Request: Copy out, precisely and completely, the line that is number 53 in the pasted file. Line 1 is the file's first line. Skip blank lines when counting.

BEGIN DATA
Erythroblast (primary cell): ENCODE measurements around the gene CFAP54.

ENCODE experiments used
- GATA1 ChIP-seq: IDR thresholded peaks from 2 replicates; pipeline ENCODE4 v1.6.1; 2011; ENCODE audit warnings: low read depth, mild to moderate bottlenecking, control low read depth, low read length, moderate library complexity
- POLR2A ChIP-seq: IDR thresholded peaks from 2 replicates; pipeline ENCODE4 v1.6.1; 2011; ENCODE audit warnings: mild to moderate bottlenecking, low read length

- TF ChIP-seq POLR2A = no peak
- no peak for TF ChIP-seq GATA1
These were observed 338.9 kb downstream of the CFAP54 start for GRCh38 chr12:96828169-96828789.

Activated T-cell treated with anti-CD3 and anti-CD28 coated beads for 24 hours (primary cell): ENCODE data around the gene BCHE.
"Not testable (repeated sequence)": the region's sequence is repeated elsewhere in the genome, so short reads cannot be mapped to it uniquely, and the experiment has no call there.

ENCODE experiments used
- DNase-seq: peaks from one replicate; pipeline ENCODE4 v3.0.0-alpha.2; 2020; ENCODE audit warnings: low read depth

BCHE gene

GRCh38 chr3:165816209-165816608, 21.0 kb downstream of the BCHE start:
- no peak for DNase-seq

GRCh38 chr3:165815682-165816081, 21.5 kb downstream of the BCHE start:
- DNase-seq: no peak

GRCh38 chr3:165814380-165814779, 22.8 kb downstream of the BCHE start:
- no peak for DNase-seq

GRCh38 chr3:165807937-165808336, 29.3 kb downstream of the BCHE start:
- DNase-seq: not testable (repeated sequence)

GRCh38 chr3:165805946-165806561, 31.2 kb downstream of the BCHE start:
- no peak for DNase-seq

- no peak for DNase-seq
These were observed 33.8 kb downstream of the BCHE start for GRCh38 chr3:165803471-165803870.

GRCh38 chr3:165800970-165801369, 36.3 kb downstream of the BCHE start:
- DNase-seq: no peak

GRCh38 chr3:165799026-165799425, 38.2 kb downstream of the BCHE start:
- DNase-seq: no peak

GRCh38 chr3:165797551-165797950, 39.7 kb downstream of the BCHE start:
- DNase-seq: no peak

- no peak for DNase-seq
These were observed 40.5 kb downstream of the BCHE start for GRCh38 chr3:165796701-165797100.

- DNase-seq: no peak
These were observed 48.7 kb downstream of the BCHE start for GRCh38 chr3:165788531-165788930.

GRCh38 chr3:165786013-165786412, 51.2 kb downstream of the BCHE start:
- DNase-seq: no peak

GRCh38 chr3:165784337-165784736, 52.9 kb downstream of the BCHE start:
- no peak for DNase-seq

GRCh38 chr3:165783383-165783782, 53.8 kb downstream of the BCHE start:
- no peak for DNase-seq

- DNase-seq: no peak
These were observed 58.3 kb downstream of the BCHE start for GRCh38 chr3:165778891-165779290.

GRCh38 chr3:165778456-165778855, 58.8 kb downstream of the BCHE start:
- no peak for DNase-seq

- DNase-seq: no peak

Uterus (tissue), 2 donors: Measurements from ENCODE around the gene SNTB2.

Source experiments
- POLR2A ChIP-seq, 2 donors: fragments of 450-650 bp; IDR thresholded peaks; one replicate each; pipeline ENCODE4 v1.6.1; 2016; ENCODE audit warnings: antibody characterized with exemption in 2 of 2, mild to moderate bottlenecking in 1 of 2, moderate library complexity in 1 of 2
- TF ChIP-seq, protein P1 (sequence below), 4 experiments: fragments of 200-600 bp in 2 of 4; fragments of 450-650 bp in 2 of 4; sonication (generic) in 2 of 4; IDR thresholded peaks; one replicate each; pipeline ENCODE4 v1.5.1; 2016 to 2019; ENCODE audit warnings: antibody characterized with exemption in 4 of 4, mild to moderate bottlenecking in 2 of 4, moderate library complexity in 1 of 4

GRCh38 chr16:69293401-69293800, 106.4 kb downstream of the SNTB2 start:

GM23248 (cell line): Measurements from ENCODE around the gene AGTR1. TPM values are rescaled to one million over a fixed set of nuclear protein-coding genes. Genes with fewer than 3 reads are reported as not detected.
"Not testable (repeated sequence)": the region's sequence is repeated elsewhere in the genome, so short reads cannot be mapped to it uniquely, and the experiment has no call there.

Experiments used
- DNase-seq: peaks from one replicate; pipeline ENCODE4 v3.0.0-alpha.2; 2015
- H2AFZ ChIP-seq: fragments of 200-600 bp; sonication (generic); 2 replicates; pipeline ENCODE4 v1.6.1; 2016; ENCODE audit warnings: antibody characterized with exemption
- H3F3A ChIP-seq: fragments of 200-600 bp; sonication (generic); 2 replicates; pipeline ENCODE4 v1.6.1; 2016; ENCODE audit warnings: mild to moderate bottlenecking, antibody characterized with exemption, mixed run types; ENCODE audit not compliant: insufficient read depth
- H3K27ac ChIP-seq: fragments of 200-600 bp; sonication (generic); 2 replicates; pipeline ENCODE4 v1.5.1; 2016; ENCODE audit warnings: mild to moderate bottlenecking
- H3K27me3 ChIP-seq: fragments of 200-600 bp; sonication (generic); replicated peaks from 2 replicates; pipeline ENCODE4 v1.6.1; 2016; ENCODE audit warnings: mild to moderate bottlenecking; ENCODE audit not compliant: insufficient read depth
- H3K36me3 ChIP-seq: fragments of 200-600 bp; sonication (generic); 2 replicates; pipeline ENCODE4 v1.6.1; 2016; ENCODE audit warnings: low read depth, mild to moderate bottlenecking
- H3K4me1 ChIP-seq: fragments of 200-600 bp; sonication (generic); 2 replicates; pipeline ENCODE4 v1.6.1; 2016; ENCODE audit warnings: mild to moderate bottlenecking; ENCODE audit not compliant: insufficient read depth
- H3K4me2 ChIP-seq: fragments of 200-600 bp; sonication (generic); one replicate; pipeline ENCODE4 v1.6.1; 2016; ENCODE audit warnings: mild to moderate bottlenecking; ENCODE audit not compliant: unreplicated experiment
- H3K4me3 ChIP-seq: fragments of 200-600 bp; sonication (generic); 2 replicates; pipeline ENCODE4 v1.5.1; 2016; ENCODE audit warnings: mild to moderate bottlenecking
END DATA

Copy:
Experiments used